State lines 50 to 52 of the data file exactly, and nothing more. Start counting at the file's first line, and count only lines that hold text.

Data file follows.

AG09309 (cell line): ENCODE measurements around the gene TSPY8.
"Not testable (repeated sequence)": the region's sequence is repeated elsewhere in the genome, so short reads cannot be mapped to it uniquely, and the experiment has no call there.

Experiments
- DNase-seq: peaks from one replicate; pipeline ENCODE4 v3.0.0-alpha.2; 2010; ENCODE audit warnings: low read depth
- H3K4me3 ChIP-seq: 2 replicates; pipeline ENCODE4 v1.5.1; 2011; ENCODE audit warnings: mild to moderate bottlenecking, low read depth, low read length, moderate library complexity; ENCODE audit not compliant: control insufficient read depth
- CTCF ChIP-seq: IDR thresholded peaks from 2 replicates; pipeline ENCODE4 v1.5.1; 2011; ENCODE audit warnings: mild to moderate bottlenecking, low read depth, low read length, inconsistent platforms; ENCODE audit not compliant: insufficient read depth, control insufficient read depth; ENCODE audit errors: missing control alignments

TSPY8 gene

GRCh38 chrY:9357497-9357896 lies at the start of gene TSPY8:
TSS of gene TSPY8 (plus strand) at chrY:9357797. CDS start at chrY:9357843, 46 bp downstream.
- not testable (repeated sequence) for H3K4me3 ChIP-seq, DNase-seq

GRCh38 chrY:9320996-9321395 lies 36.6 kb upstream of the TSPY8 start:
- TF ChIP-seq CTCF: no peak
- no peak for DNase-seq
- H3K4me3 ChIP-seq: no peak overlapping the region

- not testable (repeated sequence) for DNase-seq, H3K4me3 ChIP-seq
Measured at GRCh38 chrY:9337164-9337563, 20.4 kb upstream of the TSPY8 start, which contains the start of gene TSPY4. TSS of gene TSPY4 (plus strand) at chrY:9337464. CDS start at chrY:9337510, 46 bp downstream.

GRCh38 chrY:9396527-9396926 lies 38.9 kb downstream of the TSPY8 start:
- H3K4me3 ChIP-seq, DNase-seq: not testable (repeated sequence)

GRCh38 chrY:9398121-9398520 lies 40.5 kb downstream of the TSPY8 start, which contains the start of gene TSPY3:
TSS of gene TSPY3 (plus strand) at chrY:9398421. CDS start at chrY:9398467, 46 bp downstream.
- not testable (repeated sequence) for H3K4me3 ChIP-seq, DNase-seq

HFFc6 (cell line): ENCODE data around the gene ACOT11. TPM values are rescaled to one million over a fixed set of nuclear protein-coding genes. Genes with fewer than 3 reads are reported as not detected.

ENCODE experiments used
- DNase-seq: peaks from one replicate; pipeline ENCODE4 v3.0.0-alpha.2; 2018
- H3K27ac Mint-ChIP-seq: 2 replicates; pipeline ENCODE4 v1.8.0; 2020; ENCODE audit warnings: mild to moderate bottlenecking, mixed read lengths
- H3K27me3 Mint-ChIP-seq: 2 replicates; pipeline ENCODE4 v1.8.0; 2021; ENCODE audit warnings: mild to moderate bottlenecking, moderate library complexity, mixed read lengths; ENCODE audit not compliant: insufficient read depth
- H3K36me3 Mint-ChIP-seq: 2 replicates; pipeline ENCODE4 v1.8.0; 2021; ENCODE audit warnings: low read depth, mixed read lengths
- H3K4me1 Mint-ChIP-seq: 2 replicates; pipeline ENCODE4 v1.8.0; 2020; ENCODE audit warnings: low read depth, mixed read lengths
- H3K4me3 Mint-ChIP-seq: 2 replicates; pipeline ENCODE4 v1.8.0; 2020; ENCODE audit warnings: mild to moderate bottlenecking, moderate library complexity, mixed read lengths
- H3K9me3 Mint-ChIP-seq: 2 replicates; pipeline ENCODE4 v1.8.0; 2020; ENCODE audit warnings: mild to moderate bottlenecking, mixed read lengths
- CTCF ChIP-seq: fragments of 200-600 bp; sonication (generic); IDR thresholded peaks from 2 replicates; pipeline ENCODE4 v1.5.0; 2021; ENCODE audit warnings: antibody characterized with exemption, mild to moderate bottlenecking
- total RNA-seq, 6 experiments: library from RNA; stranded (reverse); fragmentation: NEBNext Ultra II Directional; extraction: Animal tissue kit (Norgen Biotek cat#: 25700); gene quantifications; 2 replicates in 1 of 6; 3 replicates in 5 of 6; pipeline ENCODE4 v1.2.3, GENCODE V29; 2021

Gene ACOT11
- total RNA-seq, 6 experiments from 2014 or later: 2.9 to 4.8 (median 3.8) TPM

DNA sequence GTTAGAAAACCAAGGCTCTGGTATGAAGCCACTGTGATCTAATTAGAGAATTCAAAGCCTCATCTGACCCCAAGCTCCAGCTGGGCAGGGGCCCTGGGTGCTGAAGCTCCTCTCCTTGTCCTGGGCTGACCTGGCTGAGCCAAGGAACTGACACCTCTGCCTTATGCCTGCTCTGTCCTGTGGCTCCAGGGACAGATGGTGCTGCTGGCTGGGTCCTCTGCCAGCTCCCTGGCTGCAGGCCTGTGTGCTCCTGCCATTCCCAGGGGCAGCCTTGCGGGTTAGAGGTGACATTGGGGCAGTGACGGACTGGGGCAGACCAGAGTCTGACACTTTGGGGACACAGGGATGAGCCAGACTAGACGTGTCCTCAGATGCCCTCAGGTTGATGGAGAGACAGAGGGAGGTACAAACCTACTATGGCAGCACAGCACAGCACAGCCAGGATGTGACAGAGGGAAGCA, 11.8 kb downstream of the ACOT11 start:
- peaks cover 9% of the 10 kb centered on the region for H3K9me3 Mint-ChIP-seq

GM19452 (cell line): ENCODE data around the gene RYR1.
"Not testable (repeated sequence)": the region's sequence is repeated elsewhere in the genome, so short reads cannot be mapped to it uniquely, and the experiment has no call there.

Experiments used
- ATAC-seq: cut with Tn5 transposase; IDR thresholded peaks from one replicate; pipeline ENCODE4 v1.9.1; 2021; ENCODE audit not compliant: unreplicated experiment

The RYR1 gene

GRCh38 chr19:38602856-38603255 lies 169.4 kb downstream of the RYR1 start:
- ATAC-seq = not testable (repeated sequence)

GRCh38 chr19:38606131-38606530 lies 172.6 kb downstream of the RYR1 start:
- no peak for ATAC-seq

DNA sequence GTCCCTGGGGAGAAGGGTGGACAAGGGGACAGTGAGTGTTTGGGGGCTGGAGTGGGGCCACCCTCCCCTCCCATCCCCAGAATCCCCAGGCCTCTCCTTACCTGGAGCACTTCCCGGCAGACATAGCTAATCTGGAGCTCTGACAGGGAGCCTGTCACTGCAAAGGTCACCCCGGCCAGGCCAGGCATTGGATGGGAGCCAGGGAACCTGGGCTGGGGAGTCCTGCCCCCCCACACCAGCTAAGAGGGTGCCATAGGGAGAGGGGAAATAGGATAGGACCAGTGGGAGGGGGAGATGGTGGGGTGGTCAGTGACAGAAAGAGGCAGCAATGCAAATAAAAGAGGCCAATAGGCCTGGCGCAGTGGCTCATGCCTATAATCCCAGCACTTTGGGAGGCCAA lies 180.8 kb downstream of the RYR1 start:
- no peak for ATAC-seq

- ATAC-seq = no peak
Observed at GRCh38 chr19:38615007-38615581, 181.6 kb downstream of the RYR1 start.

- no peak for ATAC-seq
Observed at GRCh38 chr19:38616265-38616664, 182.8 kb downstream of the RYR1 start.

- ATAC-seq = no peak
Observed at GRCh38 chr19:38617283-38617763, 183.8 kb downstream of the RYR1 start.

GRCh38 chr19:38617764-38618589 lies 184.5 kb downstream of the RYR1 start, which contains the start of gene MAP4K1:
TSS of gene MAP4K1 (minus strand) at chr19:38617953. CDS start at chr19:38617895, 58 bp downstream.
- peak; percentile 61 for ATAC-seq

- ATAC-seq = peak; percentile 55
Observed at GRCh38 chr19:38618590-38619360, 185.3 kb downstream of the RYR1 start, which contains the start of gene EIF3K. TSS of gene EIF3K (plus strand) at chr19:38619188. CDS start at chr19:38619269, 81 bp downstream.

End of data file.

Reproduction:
- no peak for ATAC-seq
Observed at GRCh38 chr19:38616265-38616664, 182.8 kb downstream of the RYR1 start.

- ATAC-seq = no peak